Of course, abortion remains the single biggest obstacle to electoral success for Democratic hopefuls in red or purple states. Almost on its own, a broad aversion to the practice guarantees Republican dominance in what has been derisively termed “flyover territory.”

The politically astute formula Bill Clinton employed to encapsulate a stance that won him elections in Arkansas – “safe, legal and rare” – has since been dismissed as a misogynistic relic by pro-choice activists in the party.

The language of the platform is similarly uncompromising and efforts to soften it have been repelled. Notwithstanding the inflexibility of the Democratic National Committee and big money donors, candidates should add the following caveat when quizzed: “For many Americans of all races and creeds, abortion is a complicated moral issue. It is something on which people of good faith can disagree. And it is to be welcomed that the rate of abortion in the US continues to drop.”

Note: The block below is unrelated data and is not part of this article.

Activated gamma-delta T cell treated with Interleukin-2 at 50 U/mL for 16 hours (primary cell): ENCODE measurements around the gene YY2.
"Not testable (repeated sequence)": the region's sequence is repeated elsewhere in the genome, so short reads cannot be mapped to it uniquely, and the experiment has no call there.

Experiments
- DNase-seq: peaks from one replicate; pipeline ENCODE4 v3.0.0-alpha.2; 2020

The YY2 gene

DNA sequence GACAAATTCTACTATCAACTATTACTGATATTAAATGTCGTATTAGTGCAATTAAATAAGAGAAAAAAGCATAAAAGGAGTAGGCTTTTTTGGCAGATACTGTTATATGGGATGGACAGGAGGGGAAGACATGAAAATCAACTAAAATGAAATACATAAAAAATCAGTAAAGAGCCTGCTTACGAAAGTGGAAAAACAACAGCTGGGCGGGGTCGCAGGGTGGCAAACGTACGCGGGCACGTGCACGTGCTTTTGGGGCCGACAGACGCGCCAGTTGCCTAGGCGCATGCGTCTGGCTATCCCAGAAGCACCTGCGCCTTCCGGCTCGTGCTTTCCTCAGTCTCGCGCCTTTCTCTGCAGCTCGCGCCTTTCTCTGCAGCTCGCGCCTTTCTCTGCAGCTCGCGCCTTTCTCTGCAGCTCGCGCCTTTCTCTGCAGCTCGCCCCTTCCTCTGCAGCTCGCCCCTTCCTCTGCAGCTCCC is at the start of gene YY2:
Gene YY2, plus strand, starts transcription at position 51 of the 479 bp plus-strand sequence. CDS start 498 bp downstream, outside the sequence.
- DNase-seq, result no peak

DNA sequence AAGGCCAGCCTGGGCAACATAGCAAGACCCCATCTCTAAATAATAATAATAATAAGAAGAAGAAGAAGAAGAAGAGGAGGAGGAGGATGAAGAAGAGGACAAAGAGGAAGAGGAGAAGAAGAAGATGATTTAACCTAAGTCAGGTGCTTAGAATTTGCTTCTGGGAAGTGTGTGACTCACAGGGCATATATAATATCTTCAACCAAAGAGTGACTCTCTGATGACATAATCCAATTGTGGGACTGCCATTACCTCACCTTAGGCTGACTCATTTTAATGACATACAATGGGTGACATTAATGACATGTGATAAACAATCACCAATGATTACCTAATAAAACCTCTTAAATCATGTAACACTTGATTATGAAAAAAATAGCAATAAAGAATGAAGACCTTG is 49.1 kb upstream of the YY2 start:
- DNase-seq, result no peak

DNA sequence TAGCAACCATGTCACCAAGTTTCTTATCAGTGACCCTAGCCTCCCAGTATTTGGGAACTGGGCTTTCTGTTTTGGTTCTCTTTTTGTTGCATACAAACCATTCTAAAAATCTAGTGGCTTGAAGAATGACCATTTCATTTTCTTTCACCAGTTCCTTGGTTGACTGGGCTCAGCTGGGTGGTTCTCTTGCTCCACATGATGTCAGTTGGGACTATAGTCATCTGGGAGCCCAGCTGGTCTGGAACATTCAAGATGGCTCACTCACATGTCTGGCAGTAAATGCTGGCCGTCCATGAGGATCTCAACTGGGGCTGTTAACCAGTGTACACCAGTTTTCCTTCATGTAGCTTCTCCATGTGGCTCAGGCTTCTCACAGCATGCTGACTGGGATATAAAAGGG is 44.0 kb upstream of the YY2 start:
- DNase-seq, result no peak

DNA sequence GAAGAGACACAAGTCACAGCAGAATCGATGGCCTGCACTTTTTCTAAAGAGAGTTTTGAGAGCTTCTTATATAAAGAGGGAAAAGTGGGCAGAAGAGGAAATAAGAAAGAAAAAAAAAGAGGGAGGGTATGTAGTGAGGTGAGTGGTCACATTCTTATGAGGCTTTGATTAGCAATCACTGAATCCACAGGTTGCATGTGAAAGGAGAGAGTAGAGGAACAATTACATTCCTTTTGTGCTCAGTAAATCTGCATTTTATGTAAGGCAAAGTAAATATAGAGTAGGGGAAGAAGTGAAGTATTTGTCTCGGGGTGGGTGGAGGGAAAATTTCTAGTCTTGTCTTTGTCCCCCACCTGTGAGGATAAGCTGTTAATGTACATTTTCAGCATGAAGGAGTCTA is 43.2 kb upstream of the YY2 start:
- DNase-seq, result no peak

In the end, much of the rest of the world wonders at what might aptly be described as a uniquely American preoccupation with the culture wars. But the political potency therein is extraordinary, perhaps, especially during midterm election campaigns. The women and men who cast ballots in them tend to be older, whiter and more religious. That is why Republicans are going “back to the well” again. Doing so certainly benefits their standard bearers and they would be foolish not to.

Not because I am particularly prescient, but because the culture wars are a perpetually vexed quandary for Democrats, I wrote here a year ago that “congressional Democrats and their strategists have no excuse for not anticipating what is coming down the tracks. Will they be ready for it this time?” Consider the foregoing as unsolicited advice.

Larry Donnelly is a Boston lawyer, a law lecturer at NUI Galway and a political columnist with The Journal. His new book – The Bostonian: Life in an Irish American Political Family – is published by Gill Books and is now available in all bookshops.